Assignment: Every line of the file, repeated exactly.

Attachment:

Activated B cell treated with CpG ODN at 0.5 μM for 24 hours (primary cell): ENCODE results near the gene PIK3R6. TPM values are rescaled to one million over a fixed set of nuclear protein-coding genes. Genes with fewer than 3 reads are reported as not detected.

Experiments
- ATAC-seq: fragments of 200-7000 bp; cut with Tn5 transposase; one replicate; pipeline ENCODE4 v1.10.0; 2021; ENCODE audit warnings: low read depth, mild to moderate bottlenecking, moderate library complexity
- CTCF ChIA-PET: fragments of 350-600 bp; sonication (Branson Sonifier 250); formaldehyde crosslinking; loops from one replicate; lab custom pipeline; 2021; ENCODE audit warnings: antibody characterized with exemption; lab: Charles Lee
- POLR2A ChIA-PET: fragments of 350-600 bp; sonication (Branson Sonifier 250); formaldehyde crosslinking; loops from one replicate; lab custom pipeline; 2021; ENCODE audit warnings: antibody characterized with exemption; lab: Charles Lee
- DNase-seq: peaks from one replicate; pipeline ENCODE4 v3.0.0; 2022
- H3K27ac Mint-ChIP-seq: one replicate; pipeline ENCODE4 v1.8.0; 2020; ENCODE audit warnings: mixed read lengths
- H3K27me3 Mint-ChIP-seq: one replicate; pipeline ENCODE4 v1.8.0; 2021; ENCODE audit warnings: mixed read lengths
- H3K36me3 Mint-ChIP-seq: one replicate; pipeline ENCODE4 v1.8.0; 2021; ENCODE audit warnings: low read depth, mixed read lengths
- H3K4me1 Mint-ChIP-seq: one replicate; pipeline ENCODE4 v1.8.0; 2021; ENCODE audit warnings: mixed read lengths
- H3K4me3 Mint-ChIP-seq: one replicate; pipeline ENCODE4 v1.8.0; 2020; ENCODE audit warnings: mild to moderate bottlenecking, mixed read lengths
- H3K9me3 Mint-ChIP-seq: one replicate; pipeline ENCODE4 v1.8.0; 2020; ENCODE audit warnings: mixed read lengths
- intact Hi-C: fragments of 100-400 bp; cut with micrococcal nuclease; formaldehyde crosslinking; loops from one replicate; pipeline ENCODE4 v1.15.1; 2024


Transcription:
Activated B cell treated with CpG ODN at 0.5 μM for 24 hours (primary cell): ENCODE results near the gene PIK3R6. TPM values are rescaled to one million over a fixed set of nuclear protein-coding genes. Genes with fewer than 3 reads are reported as not detected.

Experiments
- ATAC-seq: fragments of 200-7000 bp; cut with Tn5 transposase; one replicate; pipeline ENCODE4 v1.10.0; 2021; ENCODE audit warnings: low read depth, mild to moderate bottlenecking, moderate library complexity
- CTCF ChIA-PET: fragments of 350-600 bp; sonication (Branson Sonifier 250); formaldehyde crosslinking; loops from one replicate; lab custom pipeline; 2021; ENCODE audit warnings: antibody characterized with exemption; lab: Charles Lee
- POLR2A ChIA-PET: fragments of 350-600 bp; sonication (Branson Sonifier 250); formaldehyde crosslinking; loops from one replicate; lab custom pipeline; 2021; ENCODE audit warnings: antibody characterized with exemption; lab: Charles Lee
- DNase-seq: peaks from one replicate; pipeline ENCODE4 v3.0.0; 2022
- H3K27ac Mint-ChIP-seq: one replicate; pipeline ENCODE4 v1.8.0; 2020; ENCODE audit warnings: mixed read lengths
- H3K27me3 Mint-ChIP-seq: one replicate; pipeline ENCODE4 v1.8.0; 2021; ENCODE audit warnings: mixed read lengths
- H3K36me3 Mint-ChIP-seq: one replicate; pipeline ENCODE4 v1.8.0; 2021; ENCODE audit warnings: low read depth, mixed read lengths
- H3K4me1 Mint-ChIP-seq: one replicate; pipeline ENCODE4 v1.8.0; 2021; ENCODE audit warnings: mixed read lengths
- H3K4me3 Mint-ChIP-seq: one replicate; pipeline ENCODE4 v1.8.0; 2020; ENCODE audit warnings: mild to moderate bottlenecking, mixed read lengths
- H3K9me3 Mint-ChIP-seq: one replicate; pipeline ENCODE4 v1.8.0; 2020; ENCODE audit warnings: mixed read lengths
- intact Hi-C: fragments of 100-400 bp; cut with micrococcal nuclease; formaldehyde crosslinking; loops from one replicate; pipeline ENCODE4 v1.15.1; 2024